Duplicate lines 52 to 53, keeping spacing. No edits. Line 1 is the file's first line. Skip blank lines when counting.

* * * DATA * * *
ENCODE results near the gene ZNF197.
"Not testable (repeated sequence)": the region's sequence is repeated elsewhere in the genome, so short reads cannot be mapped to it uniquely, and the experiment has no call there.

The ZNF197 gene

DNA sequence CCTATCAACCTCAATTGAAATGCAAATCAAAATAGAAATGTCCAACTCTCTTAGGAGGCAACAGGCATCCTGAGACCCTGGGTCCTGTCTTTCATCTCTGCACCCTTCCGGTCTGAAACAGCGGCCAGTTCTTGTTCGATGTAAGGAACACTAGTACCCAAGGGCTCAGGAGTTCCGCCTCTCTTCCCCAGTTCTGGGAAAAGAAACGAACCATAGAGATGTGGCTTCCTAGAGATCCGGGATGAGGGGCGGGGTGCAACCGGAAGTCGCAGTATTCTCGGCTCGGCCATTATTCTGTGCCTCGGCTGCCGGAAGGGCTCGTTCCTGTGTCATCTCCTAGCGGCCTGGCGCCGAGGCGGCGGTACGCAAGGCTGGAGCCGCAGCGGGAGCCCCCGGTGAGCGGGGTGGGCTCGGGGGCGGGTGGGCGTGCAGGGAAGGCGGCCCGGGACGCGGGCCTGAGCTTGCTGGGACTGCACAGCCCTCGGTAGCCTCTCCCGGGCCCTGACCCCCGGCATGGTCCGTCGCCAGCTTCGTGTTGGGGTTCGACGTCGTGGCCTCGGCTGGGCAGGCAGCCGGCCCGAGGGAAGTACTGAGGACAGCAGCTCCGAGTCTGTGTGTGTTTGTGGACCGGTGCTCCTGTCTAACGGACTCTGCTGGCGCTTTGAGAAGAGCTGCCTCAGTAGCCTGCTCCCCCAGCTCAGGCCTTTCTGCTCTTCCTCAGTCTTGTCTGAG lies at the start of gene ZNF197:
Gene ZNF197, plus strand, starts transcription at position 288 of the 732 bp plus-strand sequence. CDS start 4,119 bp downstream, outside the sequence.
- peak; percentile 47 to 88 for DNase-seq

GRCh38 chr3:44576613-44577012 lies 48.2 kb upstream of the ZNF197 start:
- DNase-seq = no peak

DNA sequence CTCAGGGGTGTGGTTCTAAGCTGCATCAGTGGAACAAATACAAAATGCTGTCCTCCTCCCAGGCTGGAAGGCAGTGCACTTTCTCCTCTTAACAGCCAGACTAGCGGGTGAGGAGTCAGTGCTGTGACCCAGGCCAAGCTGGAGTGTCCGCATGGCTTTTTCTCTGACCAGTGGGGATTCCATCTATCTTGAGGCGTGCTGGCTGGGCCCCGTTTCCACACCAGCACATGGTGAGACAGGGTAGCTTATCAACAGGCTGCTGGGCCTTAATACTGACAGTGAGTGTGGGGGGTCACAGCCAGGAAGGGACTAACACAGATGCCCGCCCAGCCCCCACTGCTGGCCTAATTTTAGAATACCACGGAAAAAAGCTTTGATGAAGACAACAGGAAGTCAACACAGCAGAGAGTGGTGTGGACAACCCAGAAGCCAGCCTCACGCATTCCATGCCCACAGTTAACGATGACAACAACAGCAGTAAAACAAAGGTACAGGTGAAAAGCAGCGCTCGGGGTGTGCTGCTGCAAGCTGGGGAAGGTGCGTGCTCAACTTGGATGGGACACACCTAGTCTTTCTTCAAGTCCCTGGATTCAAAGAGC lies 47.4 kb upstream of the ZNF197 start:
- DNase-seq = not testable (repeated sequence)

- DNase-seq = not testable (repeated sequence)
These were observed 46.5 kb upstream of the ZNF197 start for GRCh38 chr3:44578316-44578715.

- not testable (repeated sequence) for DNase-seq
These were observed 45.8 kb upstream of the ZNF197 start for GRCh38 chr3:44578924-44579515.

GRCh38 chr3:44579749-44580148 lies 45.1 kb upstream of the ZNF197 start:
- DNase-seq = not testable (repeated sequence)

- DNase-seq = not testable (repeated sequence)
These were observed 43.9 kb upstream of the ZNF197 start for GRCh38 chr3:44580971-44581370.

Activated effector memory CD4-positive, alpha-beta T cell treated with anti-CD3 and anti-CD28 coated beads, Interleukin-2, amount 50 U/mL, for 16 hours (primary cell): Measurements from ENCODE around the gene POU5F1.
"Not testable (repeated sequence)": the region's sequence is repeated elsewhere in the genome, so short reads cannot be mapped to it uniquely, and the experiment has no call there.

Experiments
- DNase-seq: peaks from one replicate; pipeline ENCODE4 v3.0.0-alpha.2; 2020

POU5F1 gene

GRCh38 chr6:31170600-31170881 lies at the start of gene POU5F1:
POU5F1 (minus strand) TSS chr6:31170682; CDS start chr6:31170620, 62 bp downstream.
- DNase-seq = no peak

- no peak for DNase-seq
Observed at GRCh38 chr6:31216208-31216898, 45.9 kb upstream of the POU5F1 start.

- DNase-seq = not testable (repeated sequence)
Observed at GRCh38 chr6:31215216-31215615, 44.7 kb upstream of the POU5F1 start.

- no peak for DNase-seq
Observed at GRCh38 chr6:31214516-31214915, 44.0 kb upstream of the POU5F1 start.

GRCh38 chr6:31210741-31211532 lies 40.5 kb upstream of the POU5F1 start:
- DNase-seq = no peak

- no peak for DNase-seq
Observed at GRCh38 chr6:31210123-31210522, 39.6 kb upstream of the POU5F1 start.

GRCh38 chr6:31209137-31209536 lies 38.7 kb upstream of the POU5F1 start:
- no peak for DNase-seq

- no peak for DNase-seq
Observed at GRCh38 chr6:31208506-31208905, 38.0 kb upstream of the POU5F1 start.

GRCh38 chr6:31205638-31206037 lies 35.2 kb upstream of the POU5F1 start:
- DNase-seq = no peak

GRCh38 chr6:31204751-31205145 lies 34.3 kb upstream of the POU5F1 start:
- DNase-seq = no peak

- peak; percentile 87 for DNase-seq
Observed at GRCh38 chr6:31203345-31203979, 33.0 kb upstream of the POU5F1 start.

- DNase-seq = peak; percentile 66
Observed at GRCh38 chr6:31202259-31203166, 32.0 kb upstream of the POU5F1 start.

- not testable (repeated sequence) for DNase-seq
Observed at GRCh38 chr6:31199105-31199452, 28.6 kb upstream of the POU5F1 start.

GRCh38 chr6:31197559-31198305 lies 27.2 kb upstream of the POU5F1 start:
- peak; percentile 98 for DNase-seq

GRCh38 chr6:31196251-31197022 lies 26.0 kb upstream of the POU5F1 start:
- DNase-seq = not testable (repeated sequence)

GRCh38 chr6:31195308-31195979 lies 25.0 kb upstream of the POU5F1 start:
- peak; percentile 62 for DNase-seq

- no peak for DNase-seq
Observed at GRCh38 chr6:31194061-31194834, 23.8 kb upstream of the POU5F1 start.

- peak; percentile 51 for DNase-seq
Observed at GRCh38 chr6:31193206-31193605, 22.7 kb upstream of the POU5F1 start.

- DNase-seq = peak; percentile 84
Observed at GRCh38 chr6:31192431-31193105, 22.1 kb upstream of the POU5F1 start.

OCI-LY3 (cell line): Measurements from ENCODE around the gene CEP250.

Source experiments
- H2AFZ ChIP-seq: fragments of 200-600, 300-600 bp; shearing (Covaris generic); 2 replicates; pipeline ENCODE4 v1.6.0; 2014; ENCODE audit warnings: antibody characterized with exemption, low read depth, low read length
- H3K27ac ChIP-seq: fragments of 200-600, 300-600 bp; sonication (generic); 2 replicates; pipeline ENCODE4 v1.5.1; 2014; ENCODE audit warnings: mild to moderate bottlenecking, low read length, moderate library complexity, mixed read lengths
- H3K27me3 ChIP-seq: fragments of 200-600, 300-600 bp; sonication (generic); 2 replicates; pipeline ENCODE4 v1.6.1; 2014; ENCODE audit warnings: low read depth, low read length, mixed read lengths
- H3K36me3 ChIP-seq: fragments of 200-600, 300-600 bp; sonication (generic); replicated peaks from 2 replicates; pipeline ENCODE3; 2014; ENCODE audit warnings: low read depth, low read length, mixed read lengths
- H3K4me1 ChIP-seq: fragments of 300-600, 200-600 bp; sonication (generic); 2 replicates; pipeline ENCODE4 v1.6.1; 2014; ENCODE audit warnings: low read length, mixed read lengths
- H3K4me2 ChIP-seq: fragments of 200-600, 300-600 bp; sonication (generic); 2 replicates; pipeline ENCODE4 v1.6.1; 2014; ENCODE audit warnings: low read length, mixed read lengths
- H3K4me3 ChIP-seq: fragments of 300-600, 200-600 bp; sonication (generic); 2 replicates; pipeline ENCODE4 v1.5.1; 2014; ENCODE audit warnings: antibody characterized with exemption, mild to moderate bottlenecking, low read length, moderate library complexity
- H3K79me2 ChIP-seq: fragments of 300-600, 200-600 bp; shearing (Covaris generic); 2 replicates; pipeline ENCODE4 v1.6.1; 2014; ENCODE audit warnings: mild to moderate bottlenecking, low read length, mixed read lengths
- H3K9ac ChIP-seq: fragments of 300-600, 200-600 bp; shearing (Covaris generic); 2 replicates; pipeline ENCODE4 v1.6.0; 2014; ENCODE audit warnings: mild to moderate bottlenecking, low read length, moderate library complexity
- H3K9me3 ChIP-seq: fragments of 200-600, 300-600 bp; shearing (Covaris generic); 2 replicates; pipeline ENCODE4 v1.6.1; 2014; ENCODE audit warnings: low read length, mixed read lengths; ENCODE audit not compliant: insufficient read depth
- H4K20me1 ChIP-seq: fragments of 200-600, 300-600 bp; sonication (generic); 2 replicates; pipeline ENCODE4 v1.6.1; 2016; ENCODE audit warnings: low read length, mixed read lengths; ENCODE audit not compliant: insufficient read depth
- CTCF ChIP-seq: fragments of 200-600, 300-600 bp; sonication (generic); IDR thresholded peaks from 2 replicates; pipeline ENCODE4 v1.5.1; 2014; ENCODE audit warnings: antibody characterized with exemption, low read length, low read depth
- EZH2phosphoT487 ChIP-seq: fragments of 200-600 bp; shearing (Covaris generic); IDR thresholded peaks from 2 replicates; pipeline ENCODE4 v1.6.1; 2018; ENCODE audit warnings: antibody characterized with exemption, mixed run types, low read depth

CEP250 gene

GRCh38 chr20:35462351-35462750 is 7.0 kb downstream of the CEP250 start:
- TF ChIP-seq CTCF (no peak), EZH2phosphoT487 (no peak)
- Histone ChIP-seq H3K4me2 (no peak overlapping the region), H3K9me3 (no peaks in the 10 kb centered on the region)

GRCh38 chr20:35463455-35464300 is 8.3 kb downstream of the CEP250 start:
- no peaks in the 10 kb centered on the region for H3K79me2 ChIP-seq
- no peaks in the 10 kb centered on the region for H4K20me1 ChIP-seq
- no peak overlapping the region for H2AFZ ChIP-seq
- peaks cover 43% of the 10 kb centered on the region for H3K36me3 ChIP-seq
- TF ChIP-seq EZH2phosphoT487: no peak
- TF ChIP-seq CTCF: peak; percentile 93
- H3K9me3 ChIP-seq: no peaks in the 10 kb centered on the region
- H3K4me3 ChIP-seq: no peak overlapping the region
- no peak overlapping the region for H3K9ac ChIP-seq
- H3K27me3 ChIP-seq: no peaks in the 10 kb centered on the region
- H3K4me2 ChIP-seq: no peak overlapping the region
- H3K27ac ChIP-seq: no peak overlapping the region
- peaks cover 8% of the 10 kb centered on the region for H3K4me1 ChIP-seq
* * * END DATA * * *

- peak; percentile 98 for DNase-seq

GRCh38 chr6:31196251-31197022 lies 26.0 kb upstream of the POU5F1 start: